World Cup bid delegation gets ready for US visit

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Hi everyone,
In September, the FIFA World Cup bid delegation, headed by Harold Mayne-Nicholls, will visit 5 United States football venues. The FIFA officials trip to the US is scheduled from September 6 to 9 and will visit exclusively east coast venues due to time constraints.

The six-man delegation will be visiting and inspecting the New York, Washington, Miami, Dallas, Houston stadiums.  The US bidding committee headed by Sunil Gulati (USA Bid Committee Chairman and U.S. Soccer President) put a significant efforts in hosting the World Cup in 2018 or 2022. The committee chose 18 cities in 21 venues to host the World Cup, should they win either of the bids. The average capacity of 12 of them can accomodate between 75.000 to 94.000 fans.

The FIFA officials will travel to the New Meadowlands Stadium in New Jersey, FedEx Field in Landover, Maryland, near Washington DC, Sun Life Stadium in Miami, Cowboys Stadium in Arlington near Dallas and Reliant Stadium in Houston.

I mentioned in a previous articles that football in the US is growing. Not only the fan base is increasing, but the marketing means and investment are tremendous. A couple of key facts:

  • 24.4 million The US has the second largest number of players in the world with 24.4 million people and 4.1 million who are registered.
  • 16.9 million 16.9 million people in the US watched the 2006 FIFA World Cup™ Final. Viewers included 11.9 million on ABC and 5 million on Univision.
  • Thierry Henry signed a 4.5 year contract with the New York Red Bulls, followed by Rafael Marquez.
  • The Ghana – USA game counted 19.4 million US viewers, the best US audience ever after the Brazil – Italy World Cup Final in 1994.

The FIFA delegation already visited Japan, South Korea Australia and will continue its tour of the bidding countries  with the Netherlands and Belgium on August 9 to 12. The FIFA executive committee will decide on the winner of both bids on December 2.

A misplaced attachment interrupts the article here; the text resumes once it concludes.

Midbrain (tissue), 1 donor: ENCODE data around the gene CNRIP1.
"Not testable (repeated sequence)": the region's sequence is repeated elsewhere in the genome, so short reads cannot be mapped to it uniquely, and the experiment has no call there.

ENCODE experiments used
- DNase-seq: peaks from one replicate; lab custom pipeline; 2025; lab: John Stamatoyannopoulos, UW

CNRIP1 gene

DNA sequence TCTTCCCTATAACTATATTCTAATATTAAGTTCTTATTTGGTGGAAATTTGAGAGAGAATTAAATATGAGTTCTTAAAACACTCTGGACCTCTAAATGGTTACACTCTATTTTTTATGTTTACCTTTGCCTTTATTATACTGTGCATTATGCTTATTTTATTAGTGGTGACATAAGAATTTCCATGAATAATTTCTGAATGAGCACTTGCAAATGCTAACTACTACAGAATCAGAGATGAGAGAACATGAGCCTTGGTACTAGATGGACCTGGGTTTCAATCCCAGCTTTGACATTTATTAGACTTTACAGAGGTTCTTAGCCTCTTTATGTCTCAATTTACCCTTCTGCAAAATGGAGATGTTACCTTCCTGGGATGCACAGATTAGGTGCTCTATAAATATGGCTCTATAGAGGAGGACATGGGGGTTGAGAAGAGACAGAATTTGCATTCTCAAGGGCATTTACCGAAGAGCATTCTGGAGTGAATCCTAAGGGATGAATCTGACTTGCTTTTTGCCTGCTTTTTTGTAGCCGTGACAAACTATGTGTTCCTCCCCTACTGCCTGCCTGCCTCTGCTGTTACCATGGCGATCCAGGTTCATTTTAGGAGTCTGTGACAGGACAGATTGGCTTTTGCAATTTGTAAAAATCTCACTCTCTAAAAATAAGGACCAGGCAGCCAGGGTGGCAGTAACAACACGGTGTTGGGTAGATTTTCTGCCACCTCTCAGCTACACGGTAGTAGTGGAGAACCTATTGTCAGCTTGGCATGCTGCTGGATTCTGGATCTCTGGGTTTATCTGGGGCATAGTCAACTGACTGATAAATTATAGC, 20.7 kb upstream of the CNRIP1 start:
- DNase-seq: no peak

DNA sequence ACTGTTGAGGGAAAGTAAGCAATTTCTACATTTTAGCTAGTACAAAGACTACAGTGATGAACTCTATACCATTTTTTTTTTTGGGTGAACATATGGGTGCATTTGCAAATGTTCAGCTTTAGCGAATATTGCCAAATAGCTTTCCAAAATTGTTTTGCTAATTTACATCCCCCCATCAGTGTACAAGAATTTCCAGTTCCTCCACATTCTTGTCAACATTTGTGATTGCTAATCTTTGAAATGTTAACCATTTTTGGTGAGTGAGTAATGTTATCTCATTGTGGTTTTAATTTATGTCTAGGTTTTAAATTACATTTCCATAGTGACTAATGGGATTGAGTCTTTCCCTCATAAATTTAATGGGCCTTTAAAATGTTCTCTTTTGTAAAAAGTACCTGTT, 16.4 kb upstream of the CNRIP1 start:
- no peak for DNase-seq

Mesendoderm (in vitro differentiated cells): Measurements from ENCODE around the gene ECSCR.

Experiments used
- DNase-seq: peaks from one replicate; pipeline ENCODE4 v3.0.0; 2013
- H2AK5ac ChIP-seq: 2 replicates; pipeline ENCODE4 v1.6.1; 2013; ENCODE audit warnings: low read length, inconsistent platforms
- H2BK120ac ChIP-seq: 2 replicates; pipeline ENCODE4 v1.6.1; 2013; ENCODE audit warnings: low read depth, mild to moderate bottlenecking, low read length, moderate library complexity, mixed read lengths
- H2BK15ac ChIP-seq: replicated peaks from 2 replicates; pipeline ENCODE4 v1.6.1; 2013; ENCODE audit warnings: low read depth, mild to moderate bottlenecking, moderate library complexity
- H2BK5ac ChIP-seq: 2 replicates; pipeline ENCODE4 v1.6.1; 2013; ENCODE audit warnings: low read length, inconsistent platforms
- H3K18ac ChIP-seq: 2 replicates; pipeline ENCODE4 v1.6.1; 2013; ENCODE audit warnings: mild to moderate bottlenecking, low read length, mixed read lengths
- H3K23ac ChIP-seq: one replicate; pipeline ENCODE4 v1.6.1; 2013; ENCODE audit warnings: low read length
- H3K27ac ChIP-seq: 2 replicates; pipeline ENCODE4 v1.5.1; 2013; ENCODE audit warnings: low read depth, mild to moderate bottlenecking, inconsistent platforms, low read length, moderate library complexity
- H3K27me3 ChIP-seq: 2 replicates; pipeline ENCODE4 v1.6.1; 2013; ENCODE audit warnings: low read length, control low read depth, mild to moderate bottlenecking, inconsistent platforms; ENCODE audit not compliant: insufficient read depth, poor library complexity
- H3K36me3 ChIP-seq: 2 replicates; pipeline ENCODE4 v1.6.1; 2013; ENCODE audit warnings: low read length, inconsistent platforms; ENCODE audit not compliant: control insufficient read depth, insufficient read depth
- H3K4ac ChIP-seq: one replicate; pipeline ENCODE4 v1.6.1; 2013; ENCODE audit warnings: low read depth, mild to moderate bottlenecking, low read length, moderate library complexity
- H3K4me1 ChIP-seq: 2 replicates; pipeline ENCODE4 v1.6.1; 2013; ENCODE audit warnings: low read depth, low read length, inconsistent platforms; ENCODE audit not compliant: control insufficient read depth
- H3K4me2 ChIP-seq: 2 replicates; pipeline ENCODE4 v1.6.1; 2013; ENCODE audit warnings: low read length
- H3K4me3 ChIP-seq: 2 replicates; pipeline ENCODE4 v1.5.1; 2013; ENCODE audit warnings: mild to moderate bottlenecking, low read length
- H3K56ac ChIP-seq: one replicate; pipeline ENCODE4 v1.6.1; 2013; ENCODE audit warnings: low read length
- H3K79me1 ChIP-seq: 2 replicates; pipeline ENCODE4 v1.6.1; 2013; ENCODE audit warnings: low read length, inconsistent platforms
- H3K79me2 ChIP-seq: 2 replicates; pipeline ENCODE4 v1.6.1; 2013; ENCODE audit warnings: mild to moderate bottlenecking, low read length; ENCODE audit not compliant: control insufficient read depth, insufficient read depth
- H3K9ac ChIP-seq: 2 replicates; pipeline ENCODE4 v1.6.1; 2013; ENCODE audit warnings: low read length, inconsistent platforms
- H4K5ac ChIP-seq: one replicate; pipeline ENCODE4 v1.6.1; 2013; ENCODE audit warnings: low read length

Karl Lusbec

 

 

 

*US Bidding cities: Georgia, Boston, Baltimore, Dallas, Denver, Houston, Indianapolis, Kansas City, Los Angeles, Miami, Nashville, New-York, Philadelphia, Phoenix-Glendale, Seattle, San Diego, Tampa, Washington.

 

 

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4 thoughts on “World Cup bid delegation gets ready for US visit

    […] Read more: World Cup bid delegation gets ready for US visit « […]

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    FABO said:
    August 13, 2010 at 6:34 am

    Karl,

    http://www.sportingintelligence.com/2010/07/29/put-your-shirt-on-it-liverpool-and-manchester-united-surging-ahead-in-sponsor-stakes-290705/

    I thought this article might be of some interest to you. It was quite interesting to me when you take a look at the disparity between the “top dogs” of the EPL and the bottom dwellers. How can mid table and bottom dwellers clubs ever dream of one day rivaling top clubs? It appears to be a metaphor of our world. The rich get richer, while the poor remain poorer. In addition, well set-off individuals have no intentions of allowing a reconfiguration to the hierarchy. It might spell their downfall.

    We are thought to challenge the status quo. However, reality teaches us otherwise. This is the case of our modern atheletes. When you cannot defeat the status quo, join them. The former requires an exhaustion of great energy and sacrifices when the former promises a life of glory and riches. Many of us would forego the former for the latter. Who would not? Maybe a Saint. We complain constantly about injustices in our world, but not many us would be willing to make the sacrifices necessary to realize a different outcome. It is the reason why the hierarchy remains intact.

    FABO

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    Best of the Blogroll « said:
    August 13, 2010 at 8:33 am

    […] World Cup Bid Delegation Gets Ready for US Visit From: Karl’s Football Lounge […]

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    Karl Lusbec responded:
    August 16, 2010 at 2:06 pm

    Hi FABO,

    Interesting article indeed. Yes the rich clubs get richer and at the same time, the “poor” clubs get poorer. However, I would challenge this chart. If you consider clubs such as Wolves, Stoke, Wigan or Blackpool, it is not surprising that sponsors are not “fighting” to get their logos on their shirts, and the fees are low.

    On the other hand, these clubs do not have the financial capacity to keep up with the Man Utd, or Chelsea. By going further in the logic, would the “poor” clubs want to try to match the rich ones? My point is that some clubs have tried to change their steady financial approach by taking risks to try to compete with the bigger ones. They did fail. I think of Charlton Athletic who was a regular club in the mid ranking Premier League and has disappeared from the football landscape.

    My take is that all clubs do not play in the same arena, and those who are tempted to might suffer from the consequences.

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